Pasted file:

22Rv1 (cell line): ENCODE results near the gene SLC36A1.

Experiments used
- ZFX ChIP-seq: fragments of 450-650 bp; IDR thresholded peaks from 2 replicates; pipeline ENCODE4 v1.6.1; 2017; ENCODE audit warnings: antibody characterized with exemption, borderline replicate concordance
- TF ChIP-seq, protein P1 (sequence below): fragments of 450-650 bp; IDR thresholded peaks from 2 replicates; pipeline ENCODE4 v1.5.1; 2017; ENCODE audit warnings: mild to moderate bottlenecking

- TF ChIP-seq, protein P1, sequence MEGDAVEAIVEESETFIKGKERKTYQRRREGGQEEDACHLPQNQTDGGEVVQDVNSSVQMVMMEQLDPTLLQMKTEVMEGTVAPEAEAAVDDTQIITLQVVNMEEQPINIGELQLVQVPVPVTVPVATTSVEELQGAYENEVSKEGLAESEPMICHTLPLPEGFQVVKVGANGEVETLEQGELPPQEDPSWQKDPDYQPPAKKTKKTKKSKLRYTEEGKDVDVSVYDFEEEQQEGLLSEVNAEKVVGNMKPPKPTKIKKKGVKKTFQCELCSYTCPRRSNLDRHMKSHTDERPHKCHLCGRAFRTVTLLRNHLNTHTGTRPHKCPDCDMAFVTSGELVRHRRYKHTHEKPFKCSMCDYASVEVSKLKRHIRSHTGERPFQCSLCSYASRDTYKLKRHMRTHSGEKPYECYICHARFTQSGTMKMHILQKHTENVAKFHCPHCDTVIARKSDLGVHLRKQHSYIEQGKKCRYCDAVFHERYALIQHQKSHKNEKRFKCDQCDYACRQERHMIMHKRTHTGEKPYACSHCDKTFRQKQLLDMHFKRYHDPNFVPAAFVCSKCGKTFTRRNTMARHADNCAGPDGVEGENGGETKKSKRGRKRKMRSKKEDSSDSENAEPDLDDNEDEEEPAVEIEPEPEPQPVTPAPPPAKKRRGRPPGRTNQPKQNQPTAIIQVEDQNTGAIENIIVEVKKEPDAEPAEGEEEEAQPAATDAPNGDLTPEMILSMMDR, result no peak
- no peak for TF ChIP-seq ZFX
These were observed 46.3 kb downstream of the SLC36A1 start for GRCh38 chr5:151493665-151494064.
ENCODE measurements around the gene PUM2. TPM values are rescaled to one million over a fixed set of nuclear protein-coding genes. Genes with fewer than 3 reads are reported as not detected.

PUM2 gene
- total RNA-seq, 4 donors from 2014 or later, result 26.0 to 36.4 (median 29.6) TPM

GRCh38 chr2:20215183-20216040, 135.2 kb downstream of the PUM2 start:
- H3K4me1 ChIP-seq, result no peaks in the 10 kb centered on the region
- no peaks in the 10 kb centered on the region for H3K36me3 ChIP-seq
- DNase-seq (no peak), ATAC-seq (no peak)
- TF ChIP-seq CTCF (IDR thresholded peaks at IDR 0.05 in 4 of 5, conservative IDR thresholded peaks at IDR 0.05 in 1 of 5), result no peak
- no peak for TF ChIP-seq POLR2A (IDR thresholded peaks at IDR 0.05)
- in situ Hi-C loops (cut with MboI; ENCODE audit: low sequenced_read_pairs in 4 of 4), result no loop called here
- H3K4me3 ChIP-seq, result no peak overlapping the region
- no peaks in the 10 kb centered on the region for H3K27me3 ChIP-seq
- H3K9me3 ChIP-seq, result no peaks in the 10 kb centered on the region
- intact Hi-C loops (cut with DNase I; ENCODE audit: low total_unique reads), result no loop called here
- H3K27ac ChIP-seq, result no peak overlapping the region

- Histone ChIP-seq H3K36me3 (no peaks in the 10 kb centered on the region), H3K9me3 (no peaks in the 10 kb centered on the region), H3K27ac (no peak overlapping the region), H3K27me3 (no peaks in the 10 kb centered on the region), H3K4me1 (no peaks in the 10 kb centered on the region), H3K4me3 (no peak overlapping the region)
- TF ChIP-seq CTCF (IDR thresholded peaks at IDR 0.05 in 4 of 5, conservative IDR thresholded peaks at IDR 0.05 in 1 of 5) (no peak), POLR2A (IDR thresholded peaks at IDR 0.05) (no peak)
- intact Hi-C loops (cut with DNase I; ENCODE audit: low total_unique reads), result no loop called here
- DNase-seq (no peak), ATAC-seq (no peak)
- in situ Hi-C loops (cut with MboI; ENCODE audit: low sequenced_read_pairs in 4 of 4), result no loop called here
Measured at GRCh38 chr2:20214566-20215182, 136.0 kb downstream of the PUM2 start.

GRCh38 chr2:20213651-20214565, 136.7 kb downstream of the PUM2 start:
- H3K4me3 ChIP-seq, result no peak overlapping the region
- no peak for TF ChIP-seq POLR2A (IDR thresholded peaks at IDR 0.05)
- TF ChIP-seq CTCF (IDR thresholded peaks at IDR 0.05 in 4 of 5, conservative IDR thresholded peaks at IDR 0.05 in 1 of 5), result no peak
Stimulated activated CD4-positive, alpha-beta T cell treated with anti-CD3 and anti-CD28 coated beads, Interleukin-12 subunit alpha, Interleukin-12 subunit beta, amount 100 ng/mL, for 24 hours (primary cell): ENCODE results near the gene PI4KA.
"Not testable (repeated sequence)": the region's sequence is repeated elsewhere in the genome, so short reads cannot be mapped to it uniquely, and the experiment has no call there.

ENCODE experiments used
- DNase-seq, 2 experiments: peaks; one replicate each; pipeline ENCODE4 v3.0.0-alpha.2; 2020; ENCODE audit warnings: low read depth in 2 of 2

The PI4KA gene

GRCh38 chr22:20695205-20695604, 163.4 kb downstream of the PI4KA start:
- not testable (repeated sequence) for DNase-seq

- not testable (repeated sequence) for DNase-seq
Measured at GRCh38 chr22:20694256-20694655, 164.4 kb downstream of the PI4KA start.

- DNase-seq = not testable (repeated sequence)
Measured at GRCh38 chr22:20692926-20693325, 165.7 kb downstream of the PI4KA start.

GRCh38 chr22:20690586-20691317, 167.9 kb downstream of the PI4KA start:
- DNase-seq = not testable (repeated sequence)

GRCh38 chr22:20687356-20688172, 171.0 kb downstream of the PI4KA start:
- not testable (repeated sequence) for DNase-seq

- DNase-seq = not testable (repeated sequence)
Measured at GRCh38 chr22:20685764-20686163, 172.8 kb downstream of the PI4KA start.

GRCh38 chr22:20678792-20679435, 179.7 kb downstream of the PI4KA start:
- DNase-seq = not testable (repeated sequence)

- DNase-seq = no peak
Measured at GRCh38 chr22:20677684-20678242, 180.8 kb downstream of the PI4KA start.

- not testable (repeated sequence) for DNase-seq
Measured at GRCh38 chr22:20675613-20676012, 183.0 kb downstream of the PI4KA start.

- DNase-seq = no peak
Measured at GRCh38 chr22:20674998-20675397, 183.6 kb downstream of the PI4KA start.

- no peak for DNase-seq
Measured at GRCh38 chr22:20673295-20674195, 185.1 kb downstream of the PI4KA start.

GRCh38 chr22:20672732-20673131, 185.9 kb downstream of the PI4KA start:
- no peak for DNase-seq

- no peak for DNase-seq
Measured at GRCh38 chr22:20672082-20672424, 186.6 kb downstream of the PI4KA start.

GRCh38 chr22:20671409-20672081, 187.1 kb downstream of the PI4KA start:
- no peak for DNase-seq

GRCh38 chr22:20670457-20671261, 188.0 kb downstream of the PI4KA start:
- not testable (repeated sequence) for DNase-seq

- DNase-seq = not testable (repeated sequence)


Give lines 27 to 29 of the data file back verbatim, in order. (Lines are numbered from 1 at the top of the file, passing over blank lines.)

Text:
- in situ Hi-C loops (cut with MboI; ENCODE audit: low sequenced_read_pairs in 4 of 4), result no loop called here
Measured at GRCh38 chr2:20214566-20215182, 136.0 kb downstream of the PUM2 start.

GRCh38 chr2:20213651-20214565, 136.7 kb downstream of the PUM2 start: